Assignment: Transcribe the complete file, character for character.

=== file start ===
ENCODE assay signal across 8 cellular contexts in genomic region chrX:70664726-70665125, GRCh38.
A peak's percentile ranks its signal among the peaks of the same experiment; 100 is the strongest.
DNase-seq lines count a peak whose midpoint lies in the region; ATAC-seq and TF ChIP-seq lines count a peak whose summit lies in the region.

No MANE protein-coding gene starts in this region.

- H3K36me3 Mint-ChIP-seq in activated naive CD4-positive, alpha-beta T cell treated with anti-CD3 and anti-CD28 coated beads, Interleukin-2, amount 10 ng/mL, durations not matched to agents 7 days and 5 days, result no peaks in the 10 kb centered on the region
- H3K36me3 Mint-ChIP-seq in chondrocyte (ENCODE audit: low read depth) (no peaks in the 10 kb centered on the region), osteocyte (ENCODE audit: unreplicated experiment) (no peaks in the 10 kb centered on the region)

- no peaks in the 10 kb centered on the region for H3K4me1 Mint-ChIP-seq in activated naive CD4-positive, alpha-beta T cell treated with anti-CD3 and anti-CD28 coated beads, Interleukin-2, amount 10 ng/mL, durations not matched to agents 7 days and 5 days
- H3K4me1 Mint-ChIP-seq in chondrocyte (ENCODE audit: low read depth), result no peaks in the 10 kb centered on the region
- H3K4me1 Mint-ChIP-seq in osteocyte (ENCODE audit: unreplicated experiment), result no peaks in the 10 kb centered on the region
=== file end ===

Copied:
ENCODE assay signal across 8 cellular contexts in genomic region chrX:70664726-70665125, GRCh38.
A peak's percentile ranks its signal among the peaks of the same experiment; 100 is the strongest.
DNase-seq lines count a peak whose midpoint lies in the region; ATAC-seq and TF ChIP-seq lines count a peak whose summit lies in the region.

No MANE protein-coding gene starts in this region.

- H3K36me3 Mint-ChIP-seq in activated naive CD4-positive, alpha-beta T cell treated with anti-CD3 and anti-CD28 coated beads, Interleukin-2, amount 10 ng/mL, durations not matched to agents 7 days and 5 days, result no peaks in the 10 kb centered on the region
- H3K36me3 Mint-ChIP-seq in chondrocyte (ENCODE audit: low read depth) (no peaks in the 10 kb centered on the region), osteocyte (ENCODE audit: unreplicated experiment) (no peaks in the 10 kb centered on the region)

- no peaks in the 10 kb centered on the region for H3K4me1 Mint-ChIP-seq in activated naive CD4-positive, alpha-beta T cell treated with anti-CD3 and anti-CD28 coated beads, Interleukin-2, amount 10 ng/mL, durations not matched to agents 7 days and 5 days
- H3K4me1 Mint-ChIP-seq in chondrocyte (ENCODE audit: low read depth), result no peaks in the 10 kb centered on the region
- H3K4me1 Mint-ChIP-seq in osteocyte (ENCODE audit: unreplicated experiment), result no peaks in the 10 kb centered on the region